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Articles by Rebecca Christie

Scholz’s improved plan to complete the banking union

November 8, 2019

The head of German Finance has written in the ‘Financial Times’ defending the need to deepen the banking union, now London is about to leave By: Rebecca Christie Date: November 8, 2019 Topic: European Macroeconomics & Governance Germany’s finance minister wrote an op-ed to praise the idea of pan-European deposit insurance, but if this is progress, it’s only the start of the debate.Olaf Scholz wrote in the Financial Times of an “undeniable” need to deepen the euro area banking union. With London on the verge of departure, the European Union will lose its biggest financial hub and come face to face with the shortcomings of its homegrown financial architecture.And Scholz is right that the euro needs true deposit insurance, where a common framework would ensure that up to €100,000 in

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Brexit banking exodus creates a dilemma for Dublin

July 10, 2019

Irish consumers’ interests may not coincide with the needs of banks relocating here.

Europe’s financial centre is splitting up, possibly for the better. Dublin has gained a lot of new business from London’s exodus, becoming the top choice of firms seeking higher ground post-Brexit. Now Ireland must decide whether it wants to be a leader or a counterweight in Europe’s financial future.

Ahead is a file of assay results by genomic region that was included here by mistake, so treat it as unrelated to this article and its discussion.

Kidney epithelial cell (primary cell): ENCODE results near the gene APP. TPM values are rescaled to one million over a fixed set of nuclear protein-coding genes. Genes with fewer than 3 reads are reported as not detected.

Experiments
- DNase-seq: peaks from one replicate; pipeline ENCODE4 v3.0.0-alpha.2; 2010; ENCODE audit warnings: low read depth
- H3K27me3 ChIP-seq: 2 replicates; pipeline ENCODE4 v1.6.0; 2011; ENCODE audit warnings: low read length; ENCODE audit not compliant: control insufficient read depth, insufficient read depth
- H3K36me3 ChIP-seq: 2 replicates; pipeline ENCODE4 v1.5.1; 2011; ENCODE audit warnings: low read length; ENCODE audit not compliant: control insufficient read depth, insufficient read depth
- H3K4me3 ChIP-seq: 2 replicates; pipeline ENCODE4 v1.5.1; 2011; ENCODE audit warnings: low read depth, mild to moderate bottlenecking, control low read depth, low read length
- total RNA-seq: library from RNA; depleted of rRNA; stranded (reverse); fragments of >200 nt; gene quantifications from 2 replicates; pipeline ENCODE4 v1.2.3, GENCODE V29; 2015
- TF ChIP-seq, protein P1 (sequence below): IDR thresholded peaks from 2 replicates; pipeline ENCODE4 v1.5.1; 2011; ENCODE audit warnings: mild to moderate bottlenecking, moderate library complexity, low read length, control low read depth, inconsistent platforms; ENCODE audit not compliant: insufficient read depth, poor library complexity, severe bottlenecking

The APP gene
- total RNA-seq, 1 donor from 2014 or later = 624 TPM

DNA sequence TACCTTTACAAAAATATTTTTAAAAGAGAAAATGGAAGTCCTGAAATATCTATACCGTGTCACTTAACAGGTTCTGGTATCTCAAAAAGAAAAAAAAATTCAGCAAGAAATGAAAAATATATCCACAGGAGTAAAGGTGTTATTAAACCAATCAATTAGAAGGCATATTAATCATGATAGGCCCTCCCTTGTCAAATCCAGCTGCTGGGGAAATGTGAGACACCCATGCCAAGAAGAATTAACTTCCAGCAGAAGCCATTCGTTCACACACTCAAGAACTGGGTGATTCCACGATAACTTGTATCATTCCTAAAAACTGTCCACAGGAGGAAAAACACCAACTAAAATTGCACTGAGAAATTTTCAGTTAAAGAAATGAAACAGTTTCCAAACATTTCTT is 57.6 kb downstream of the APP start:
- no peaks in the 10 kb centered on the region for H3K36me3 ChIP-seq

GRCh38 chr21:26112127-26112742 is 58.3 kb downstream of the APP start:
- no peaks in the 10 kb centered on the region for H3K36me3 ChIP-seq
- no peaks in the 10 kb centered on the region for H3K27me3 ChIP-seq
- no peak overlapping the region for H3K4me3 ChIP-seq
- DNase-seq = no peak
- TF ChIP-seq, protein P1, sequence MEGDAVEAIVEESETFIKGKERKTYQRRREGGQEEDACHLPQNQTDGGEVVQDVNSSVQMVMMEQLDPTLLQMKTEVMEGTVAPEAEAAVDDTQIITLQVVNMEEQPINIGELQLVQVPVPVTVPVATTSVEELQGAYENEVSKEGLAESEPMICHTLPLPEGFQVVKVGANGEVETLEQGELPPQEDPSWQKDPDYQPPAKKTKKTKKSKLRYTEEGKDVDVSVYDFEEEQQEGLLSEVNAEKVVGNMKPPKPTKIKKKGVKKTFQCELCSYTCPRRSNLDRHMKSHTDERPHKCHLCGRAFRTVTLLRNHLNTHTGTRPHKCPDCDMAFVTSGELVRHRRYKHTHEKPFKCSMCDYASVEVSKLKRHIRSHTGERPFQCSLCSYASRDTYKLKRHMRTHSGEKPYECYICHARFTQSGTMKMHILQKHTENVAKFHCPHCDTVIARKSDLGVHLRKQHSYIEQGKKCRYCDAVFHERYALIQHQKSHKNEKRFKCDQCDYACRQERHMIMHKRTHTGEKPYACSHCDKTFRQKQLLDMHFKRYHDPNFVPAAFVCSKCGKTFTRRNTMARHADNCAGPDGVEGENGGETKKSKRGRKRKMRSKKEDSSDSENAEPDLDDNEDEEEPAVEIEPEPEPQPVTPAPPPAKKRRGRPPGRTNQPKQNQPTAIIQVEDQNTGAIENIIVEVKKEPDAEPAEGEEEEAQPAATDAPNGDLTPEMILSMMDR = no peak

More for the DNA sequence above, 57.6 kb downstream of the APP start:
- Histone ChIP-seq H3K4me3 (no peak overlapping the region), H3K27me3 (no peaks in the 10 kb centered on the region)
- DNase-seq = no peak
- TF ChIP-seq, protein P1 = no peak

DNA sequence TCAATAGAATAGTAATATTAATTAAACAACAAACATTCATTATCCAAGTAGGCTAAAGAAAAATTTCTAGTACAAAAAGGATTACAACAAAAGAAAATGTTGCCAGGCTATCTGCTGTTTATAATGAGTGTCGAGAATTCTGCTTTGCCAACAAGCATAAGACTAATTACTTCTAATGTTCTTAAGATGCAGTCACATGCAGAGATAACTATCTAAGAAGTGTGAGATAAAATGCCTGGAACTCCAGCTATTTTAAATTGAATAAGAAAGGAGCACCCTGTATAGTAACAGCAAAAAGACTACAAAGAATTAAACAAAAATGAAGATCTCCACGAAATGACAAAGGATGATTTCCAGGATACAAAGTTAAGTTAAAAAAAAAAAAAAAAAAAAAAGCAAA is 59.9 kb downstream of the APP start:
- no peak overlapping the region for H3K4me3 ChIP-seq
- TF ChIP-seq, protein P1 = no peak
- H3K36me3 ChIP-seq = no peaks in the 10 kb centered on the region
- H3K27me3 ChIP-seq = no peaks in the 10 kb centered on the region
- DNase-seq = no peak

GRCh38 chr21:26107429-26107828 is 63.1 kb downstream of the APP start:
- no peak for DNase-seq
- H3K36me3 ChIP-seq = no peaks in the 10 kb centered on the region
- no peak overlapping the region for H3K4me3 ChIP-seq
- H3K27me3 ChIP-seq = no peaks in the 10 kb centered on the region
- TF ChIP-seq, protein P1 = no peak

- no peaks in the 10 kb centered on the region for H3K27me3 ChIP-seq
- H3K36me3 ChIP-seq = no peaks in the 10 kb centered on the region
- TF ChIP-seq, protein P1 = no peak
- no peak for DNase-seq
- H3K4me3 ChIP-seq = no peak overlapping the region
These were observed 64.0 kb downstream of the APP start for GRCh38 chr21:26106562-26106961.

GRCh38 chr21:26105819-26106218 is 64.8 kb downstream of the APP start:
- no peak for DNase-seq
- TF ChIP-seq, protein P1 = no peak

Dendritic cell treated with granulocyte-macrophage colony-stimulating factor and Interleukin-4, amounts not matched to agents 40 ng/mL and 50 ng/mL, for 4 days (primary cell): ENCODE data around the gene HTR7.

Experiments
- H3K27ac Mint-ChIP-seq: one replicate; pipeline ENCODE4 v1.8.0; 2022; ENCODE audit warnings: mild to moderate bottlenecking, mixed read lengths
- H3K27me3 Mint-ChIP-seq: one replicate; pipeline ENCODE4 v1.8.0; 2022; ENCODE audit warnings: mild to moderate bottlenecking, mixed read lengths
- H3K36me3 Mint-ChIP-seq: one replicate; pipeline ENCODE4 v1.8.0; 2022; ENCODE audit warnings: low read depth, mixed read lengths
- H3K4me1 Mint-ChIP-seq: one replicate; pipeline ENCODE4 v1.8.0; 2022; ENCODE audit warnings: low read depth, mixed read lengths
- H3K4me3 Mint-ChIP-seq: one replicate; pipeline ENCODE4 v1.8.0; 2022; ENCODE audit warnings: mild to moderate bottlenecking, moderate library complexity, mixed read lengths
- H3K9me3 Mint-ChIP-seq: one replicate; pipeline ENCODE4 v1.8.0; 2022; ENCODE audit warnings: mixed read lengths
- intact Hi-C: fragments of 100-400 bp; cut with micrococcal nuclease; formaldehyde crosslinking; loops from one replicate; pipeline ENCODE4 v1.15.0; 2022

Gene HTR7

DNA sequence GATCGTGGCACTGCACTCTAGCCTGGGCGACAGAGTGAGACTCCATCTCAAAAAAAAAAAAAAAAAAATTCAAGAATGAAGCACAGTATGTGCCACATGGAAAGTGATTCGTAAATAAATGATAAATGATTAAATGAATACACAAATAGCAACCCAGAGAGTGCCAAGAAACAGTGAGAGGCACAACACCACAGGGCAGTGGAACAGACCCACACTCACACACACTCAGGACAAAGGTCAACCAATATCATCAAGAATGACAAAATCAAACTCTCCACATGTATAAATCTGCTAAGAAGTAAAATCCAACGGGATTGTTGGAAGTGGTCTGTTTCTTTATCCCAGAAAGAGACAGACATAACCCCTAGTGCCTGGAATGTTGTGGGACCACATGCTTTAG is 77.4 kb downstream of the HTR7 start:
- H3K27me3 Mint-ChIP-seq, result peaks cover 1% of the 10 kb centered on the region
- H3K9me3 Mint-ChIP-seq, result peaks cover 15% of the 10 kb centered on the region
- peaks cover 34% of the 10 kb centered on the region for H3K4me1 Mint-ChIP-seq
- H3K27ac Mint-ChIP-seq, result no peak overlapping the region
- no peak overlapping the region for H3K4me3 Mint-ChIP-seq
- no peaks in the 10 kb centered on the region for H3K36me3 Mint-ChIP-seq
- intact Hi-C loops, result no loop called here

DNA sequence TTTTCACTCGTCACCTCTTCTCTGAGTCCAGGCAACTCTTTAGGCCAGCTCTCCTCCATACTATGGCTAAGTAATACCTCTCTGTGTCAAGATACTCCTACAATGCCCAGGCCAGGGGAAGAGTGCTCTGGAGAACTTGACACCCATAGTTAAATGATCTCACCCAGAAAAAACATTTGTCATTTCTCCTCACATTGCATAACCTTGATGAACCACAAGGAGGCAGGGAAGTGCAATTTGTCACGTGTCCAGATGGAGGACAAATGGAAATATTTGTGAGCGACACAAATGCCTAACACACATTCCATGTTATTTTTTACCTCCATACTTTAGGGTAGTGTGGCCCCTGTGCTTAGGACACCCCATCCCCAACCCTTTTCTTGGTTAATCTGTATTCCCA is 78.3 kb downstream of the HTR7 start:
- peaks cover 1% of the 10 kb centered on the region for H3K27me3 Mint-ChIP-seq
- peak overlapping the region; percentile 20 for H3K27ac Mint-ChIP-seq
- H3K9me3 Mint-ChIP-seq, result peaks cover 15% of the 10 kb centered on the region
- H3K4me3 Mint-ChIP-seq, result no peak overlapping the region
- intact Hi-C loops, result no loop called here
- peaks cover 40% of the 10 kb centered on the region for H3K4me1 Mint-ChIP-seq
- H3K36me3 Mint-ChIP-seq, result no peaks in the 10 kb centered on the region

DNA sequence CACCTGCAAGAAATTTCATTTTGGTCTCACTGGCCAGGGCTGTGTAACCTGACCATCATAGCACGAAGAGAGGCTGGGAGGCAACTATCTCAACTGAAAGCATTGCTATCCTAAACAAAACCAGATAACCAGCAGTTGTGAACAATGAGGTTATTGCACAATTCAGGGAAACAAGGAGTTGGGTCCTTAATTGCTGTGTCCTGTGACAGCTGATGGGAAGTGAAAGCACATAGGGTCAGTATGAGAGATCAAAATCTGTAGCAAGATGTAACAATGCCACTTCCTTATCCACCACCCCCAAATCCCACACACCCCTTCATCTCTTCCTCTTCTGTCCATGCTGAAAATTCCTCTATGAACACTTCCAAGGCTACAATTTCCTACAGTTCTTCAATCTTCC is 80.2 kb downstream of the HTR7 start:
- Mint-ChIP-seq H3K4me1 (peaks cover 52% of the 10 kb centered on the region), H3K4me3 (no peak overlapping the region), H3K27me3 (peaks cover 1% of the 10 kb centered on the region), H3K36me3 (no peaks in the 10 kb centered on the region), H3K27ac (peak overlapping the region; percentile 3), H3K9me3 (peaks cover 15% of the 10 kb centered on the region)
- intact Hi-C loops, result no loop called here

With the departure of the UK as the financial industry’s primary voice, the EU will have a chance to redefine how it approaches its banking and capital markets.
Already, debates have begun about making the regulatory framework more centralised or enabling a more regionally diverse and competitive financial sector. Proponents of a homogenous approach argue that a level playing field requires common

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Where Brexit goes, the law shall follow

June 25, 2019

How the financial industry and the law firms that support it are preparing for what comes next
By:
Rebecca Christie
Date: June 25, 2019
Topic: European Macroeconomics & Governance

The UK is leaving the European Union, in spirit if not in immediate legal jurisdiction. While the next phase of Brexit won’t emerge until October, the financial sector is already on the move. London, long the dominant hub for bankers and investors, will cede ground to a quartet of cities within the EU core. In turn, London’s lawyers are moving to Dublin, raising questions about how they can work cross-border going forward.
Paris, Frankfurt, Amsterdam and Dublin are the locales with the most to gain overall from the transition, with Luxembourg,

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